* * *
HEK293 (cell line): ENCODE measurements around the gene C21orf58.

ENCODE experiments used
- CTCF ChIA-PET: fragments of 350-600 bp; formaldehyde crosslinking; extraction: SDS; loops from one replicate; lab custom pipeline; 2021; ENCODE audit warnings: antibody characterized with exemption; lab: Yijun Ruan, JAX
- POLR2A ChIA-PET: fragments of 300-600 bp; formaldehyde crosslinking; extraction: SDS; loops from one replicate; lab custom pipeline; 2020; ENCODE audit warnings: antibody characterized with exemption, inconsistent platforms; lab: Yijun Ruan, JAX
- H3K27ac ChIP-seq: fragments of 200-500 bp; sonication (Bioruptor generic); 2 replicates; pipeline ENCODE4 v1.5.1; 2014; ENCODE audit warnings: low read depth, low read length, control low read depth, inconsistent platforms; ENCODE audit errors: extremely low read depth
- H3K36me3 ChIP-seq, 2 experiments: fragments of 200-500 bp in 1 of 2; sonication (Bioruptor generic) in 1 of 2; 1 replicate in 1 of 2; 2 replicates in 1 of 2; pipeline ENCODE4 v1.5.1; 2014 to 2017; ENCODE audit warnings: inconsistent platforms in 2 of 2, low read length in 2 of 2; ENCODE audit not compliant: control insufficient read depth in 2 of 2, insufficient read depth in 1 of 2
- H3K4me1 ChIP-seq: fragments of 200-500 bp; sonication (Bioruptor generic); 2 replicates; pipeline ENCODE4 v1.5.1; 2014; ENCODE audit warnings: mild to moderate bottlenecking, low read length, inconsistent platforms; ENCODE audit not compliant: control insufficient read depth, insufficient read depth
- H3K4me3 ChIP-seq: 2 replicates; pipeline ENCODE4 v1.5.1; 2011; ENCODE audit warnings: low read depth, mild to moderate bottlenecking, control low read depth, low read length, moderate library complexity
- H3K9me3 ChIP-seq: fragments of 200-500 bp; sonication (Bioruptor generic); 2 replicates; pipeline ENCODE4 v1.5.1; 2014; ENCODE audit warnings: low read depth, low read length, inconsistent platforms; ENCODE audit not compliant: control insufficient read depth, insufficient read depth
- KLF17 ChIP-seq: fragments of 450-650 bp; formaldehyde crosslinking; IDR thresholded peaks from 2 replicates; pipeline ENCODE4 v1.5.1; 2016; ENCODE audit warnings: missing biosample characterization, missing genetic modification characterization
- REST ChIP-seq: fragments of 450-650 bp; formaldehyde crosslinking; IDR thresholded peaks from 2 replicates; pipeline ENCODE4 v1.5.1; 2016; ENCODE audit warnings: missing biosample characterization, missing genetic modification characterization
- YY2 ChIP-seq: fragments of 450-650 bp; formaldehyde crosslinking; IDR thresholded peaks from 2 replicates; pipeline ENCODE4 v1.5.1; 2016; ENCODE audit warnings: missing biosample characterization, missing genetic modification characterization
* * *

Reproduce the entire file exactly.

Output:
HEK293 (cell line): ENCODE measurements around the gene C21orf58.

ENCODE experiments used
- CTCF ChIA-PET: fragments of 350-600 bp; formaldehyde crosslinking; extraction: SDS; loops from one replicate; lab custom pipeline; 2021; ENCODE audit warnings: antibody characterized with exemption; lab: Yijun Ruan, JAX
- POLR2A ChIA-PET: fragments of 300-600 bp; formaldehyde crosslinking; extraction: SDS; loops from one replicate; lab custom pipeline; 2020; ENCODE audit warnings: antibody characterized with exemption, inconsistent platforms; lab: Yijun Ruan, JAX
- H3K27ac ChIP-seq: fragments of 200-500 bp; sonication (Bioruptor generic); 2 replicates; pipeline ENCODE4 v1.5.1; 2014; ENCODE audit warnings: low read depth, low read length, control low read depth, inconsistent platforms; ENCODE audit errors: extremely low read depth
- H3K36me3 ChIP-seq, 2 experiments: fragments of 200-500 bp in 1 of 2; sonication (Bioruptor generic) in 1 of 2; 1 replicate in 1 of 2; 2 replicates in 1 of 2; pipeline ENCODE4 v1.5.1; 2014 to 2017; ENCODE audit warnings: inconsistent platforms in 2 of 2, low read length in 2 of 2; ENCODE audit not compliant: control insufficient read depth in 2 of 2, insufficient read depth in 1 of 2
- H3K4me1 ChIP-seq: fragments of 200-500 bp; sonication (Bioruptor generic); 2 replicates; pipeline ENCODE4 v1.5.1; 2014; ENCODE audit warnings: mild to moderate bottlenecking, low read length, inconsistent platforms; ENCODE audit not compliant: control insufficient read depth, insufficient read depth
- H3K4me3 ChIP-seq: 2 replicates; pipeline ENCODE4 v1.5.1; 2011; ENCODE audit warnings: low read depth, mild to moderate bottlenecking, control low read depth, low read length, moderate library complexity
- H3K9me3 ChIP-seq: fragments of 200-500 bp; sonication (Bioruptor generic); 2 replicates; pipeline ENCODE4 v1.5.1; 2014; ENCODE audit warnings: low read depth, low read length, inconsistent platforms; ENCODE audit not compliant: control insufficient read depth, insufficient read depth
- KLF17 ChIP-seq: fragments of 450-650 bp; formaldehyde crosslinking; IDR thresholded peaks from 2 replicates; pipeline ENCODE4 v1.5.1; 2016; ENCODE audit warnings: missing biosample characterization, missing genetic modification characterization
- REST ChIP-seq: fragments of 450-650 bp; formaldehyde crosslinking; IDR thresholded peaks from 2 replicates; pipeline ENCODE4 v1.5.1; 2016; ENCODE audit warnings: missing biosample characterization, missing genetic modification characterization
- YY2 ChIP-seq: fragments of 450-650 bp; formaldehyde crosslinking; IDR thresholded peaks from 2 replicates; pipeline ENCODE4 v1.5.1; 2016; ENCODE audit warnings: missing biosample characterization, missing genetic modification characterization